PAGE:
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Which Dev Board?

Started by Mauritz Jameson June 26, 2012
Which development board would you recommend for a real-time audio
application which involves 8 FIR filters? Each FIR filter has 3000
taps and it must be able to process audio blocks at 96kHz.

As far as I understand that is equivalent of approx. 2304 MMAC/sec if
the core CPU is to perform the filtering. I'm not sure I will be able
to find a development board that can handle this? Or am I wrong?

I know that some of the SHARC processors incorporate hardware
accelerators for stuff like the above to offload the core CPU. If the
above is realistic for a real-time app, what kind of development board
should I buy for prototyping my algorithm? SHARC ? TigerSHARC?
Mauritz Jameson <mjames2393@gmail.com> wrote:

> Which development board would you recommend for a real-time audio > application which involves 8 FIR filters? Each FIR filter has 3000 > taps and it must be able to process audio blocks at 96kHz.
So, 16 bits wide? Have you thought about doing it in an FPGA? I think it can be done in a systolic array in a reasonable sized FPGA, maybe a large Spartan-6. I think I know how to do it at 100 taps and 100MHz. With a little work on multiplexing it should be able to run 50,000 taps at 100kHz. (There is some overhead, so I only claim 50,000.)
> As far as I understand that is equivalent of approx. 2304 MMAC/sec if > the core CPU is to perform the filtering. I'm not sure I will be able > to find a development board that can handle this? Or am I wrong?
How much should they cost, and how many do you need? -- glen
On Mon, 25 Jun 2012 20:15:49 -0700, Mauritz Jameson wrote:

> Which development board would you recommend for a real-time audio > application which involves 8 FIR filters? Each FIR filter has 3000 taps > and it must be able to process audio blocks at 96kHz. > > As far as I understand that is equivalent of approx. 2304 MMAC/sec if > the core CPU is to perform the filtering. I'm not sure I will be able to > find a development board that can handle this? Or am I wrong? > > I know that some of the SHARC processors incorporate hardware > accelerators for stuff like the above to offload the core CPU. If the > above is realistic for a real-time app, what kind of development board > should I buy for prototyping my algorithm? SHARC ? TigerSHARC?
3000 taps seems like an awfully long filter -- do they _all_ need to be that long? Is there any other way you can attain your goals that doesn't involve such intensive processing? The filters wouldn't all have to run on the same processor -- right? So you could have more than one processor running, or a DSP with an FPGA helping. -- Tim Wescott Control system and signal processing consulting www.wescottdesign.com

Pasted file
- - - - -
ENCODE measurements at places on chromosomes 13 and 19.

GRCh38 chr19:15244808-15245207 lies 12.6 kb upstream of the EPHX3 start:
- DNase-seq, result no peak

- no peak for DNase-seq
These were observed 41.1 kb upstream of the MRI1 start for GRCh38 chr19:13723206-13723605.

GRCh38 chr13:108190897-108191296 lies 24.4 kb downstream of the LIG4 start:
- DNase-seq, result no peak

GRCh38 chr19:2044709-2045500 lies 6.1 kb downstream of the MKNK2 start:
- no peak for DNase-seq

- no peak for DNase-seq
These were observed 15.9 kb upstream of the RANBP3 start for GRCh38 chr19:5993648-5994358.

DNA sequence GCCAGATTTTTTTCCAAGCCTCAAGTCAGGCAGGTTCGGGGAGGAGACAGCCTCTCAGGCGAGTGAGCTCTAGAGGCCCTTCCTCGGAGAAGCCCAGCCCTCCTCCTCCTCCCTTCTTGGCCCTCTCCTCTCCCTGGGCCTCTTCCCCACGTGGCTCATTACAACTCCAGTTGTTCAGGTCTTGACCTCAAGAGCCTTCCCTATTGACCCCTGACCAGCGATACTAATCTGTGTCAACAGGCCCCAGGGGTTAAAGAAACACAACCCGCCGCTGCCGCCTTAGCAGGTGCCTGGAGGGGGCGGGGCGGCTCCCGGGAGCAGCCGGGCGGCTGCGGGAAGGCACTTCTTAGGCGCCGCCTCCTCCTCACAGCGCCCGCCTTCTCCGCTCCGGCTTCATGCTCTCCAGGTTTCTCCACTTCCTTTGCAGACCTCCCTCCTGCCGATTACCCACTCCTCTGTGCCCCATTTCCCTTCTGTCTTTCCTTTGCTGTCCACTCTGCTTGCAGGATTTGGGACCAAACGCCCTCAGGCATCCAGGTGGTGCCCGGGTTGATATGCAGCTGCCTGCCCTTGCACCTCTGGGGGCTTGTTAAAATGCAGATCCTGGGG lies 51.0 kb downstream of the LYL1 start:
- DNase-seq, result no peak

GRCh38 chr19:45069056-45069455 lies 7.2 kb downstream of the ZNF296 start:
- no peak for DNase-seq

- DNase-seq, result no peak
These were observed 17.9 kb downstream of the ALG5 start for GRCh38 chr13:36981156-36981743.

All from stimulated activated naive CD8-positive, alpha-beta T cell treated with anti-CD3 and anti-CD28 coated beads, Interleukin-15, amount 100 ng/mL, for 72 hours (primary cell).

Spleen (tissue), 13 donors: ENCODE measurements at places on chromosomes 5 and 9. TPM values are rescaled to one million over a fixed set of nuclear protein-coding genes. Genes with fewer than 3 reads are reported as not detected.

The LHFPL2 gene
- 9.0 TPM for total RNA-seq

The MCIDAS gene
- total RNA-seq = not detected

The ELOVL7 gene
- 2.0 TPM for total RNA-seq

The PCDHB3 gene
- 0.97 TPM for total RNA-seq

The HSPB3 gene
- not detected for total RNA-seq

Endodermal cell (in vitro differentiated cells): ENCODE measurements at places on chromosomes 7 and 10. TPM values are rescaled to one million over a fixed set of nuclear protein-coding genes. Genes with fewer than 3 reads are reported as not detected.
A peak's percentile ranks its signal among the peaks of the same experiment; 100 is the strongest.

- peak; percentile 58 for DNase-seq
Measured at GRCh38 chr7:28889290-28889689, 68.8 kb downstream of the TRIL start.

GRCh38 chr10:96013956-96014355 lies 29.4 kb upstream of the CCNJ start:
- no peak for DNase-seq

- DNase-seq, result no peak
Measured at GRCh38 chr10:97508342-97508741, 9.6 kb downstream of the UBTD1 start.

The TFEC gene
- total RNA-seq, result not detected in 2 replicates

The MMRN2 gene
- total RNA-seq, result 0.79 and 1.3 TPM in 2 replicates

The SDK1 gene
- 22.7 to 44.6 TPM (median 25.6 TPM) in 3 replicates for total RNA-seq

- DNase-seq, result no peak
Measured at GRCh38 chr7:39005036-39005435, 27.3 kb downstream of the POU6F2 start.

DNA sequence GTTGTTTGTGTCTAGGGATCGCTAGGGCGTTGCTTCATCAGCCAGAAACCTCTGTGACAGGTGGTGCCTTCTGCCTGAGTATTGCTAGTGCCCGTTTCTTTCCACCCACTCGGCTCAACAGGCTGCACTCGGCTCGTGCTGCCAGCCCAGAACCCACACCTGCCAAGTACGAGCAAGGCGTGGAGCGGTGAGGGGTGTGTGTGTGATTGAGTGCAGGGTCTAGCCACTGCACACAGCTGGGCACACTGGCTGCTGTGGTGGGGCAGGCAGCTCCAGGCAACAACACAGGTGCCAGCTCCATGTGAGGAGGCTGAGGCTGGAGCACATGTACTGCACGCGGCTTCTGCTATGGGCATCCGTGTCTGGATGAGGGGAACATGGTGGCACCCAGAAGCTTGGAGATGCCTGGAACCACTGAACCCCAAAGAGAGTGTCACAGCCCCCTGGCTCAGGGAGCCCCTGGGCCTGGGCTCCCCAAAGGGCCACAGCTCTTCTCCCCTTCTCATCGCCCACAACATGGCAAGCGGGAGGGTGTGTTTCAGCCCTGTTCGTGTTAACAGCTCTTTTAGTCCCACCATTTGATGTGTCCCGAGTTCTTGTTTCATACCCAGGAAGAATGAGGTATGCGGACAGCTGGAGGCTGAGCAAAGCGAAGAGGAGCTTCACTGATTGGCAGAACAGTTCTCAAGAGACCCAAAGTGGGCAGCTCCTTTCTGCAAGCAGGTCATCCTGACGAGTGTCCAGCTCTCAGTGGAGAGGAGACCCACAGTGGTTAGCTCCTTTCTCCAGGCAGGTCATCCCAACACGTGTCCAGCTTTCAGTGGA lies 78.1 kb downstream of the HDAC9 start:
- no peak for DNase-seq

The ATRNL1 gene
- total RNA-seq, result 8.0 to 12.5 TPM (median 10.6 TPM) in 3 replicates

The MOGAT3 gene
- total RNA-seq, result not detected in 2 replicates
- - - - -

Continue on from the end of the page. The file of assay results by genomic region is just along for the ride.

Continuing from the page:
There is no way around the number of filter taps.

I'm looking for a DSP development board. Is there anything out there on the market 
which can do the job? I don't want to mess around with FPGAs and other types of solutions. A TigerSHARC board maybe?
mjames2393@gmail.com wrote in
news:a2792858-0144-4b9f-8139-13e506528e06@googlegroups.com: 

> There is no way around the number of filter taps. > > I'm looking for a DSP development board. Is there anything out there on > the market which can do the job? I don't want to mess around with FPGAs > and other types of solutions. A TigerSHARC board maybe? >
You could do this computation with a SHARC DSP. We have done much larger FIRs at 192k sampling and 8 channels using a ADSP-21469 with DDR2 SDRAM. However, you are not going to do it with time domain convolution in a SHARC or similar device. Assume 450M clock and 96k sampling. This means you have 450M/96k = 4687 instructions per sample available. You could double this number assuming SIMD. A simple convolution FIR takes about 1 instruction per tap (non SIMD) plus a little overhead. This means you could do approximately 1.5 filters calculations or 3 in SIMD. You also have a little overhead to account for which reduces this number a little bit. A workable solution is frequency domain convolution. This method is more difficult to write but very efficient. Do a Google search on partioned convolution for descriptions. If you only need a single solution, an ADI 21469 EZ KIT would be the most economical. If you need to incorporate this into a real product, our dspblok 21469 module might be a good choice. Al Clark www.danvillesignal.com